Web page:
What does a yellow elephant, a furry frog, and a rubber duck have in common? Read on to find the answer!
Many studies have shown that when children are given the chance to explore, be creative, co-create, and have fun, they become more engaged in learning. And yet, the "joy factor" in education is often underrated or compartmentalised into scheduled lunch breaks, extracurricular activities, or even just after school hours.
But what if, instead of allowing children to do something fun only if they behave well, what if we flipped that - and let fun be the very thing that drives the learning process? How can we make education enjoyable and engage students in today’s world?
To explore this topic, a host of leading educationists, creatives, teachers, parents, and students converged digitally on the 29th of May 2021, at Leaps of Knowledge: Episode E - Enjoy What You Do and Who You Do It With. Leaps: Episode E featured the premiere of an engaging documentary-style episode with insightful perspectives on the topic, two interactive Masterclasses by icons of Malaysian Theatre and practitioners of Design Thinking, as well as a fun networking session for participants to exchange ideas and experience joy!
“I really liked when we shared our problems and thought about the solutions. We got to hear different opinions from students, teachers, as well as parents.” - Evelyn Wan, Educator, Malaysia
“The Masterclasses were obviously awesome, but the camaraderie in the comments and the connections happening were also extremely great. Loved being a part of this space!” - Prachipallavi Samal, Educator, India
“Education has a common language across the globe and the HEART series is a wonderful way of looking at education and professionally growing as a teacher. Wonderful ideas are shared.” - Nutan Iyer, Educator, India
Here are 5 wonderful ideas from Leaps: Episode E.
Von Wong, an artist and activist whose work has garnered over 100 million views, shares that any learning or movement must first begin by igniting a sense of curiosity. When there is curiosity, people ask questions, and when people have a question, that means there’s an opportunity to start a conversation. He shared that there are topics that may appear dull and difficult to attract interest especially when it’s delivered as a boring science article or just a statistic. For example, every 60 seconds, a truckload of plastic flows into the ocean. This statistic may be familiar, but what does it look like? What does it feel like? What happens when all of these bottles are flowing into the ocean every 60 seconds?
For Von, this is where his art comes into play to ignite that sense of curiosity. He aims to get people wondering, "What is going on here? What am I looking at?" Ideally, what comes to mind is, is it real? Is it fake? How do I feel about it? Once people are feeling interested, then they will want to dive deeper into the topic to learn more about the problem.
Saku Tuominen, Founder and Creative Director of HundrED, a global education non-profit that improves education through impactful innovations, sees creativity as the act of trying to improve the status quo. For example, you can find a new way to run meetings, teach kids, create learning environments, fight bullying, improve school food, and so on. He reminds us that every creative act consists of two parts. One half is in thinking - something that others don't and finding a better way to do something. The other half of creativity is the element of actively doing. Quite often people think that being creative involves a large amount of thinking and then finally doing, but it is actually a cyclic process - which means that you think, you test, you modify, you test, and so on.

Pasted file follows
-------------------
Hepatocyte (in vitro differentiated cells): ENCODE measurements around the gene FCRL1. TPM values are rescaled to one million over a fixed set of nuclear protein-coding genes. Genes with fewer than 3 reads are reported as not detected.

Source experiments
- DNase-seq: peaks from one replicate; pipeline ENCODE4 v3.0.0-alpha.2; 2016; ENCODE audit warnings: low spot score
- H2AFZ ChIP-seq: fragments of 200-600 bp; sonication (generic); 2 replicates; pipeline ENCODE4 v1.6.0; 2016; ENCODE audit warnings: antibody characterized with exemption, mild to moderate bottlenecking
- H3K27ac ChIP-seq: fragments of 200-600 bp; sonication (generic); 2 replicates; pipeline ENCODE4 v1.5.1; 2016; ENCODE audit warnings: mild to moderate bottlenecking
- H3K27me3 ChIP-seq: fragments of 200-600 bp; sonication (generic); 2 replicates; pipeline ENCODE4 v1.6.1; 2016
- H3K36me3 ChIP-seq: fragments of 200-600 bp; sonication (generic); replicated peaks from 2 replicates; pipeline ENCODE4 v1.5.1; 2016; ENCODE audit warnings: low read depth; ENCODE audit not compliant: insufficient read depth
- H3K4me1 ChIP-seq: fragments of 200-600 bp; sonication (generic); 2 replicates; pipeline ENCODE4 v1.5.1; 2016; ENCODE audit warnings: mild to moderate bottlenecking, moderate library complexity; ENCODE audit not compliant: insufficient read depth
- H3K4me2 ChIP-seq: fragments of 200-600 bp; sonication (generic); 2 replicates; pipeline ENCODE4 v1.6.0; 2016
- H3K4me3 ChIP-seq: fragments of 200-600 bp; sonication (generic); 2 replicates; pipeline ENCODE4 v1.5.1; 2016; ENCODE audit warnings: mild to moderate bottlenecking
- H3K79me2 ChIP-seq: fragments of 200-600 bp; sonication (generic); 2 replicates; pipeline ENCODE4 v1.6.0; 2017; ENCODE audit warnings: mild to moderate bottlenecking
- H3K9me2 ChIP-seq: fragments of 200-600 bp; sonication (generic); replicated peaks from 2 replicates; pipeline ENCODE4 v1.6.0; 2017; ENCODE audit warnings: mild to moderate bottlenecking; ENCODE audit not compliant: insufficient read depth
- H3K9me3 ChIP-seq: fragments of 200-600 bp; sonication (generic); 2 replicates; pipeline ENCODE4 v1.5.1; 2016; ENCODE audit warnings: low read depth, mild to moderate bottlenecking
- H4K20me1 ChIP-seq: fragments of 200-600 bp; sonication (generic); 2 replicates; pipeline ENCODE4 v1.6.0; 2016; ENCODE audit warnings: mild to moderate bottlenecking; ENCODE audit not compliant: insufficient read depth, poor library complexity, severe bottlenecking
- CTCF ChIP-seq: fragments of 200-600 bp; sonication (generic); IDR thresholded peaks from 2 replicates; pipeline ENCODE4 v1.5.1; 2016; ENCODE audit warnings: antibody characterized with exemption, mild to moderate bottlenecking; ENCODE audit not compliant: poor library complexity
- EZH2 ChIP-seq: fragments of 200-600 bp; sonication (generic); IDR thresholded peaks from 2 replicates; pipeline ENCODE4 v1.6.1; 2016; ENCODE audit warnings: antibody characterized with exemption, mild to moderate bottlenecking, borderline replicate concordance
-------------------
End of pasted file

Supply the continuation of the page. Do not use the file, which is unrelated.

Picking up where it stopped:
Karen Wong, Head of Centre at Kindity School, believes that the future is not about finding a right answer as there are search engines for that. The future is in teaching our children how to find creative solutions - different answers to one problem - through their active participation in a cycle of feeling, imagining, doing, and sharing.
When we are trying to do things in a new way, we have to accept that not everything works. And that's not a bad thing! Saku Tuominen shares that "the essence of creativity and learning is deeply accepting that many of the things that I will try will not work. So if we're trying to add creativity to the curriculum, for example, and at the same time, we want to have the certainty that this way of teaching creativity will work, we are missing the point completely". The most important thing is for us to develop a growth mindset, believing that as you take on challenges and learn from them, you can improve your abilities and outcomes.
Dato’ Dr. Faridah Merican, Adjunct Professor & Programme Development Director of TUTAS and Co-Founder of The Actors Studio, added that we must encourage a deep sense of belief in oneself and seek pockets of joy in each of the things we do, to be able to weather through challenges and hard times. Knowing that joy is an internal feeling that can be developed and not necessarily an external sensation had made all the difference for her as she moved fearlessly from career to career - as a PE teacher, a broadcaster, an advertiser and finally, an actor.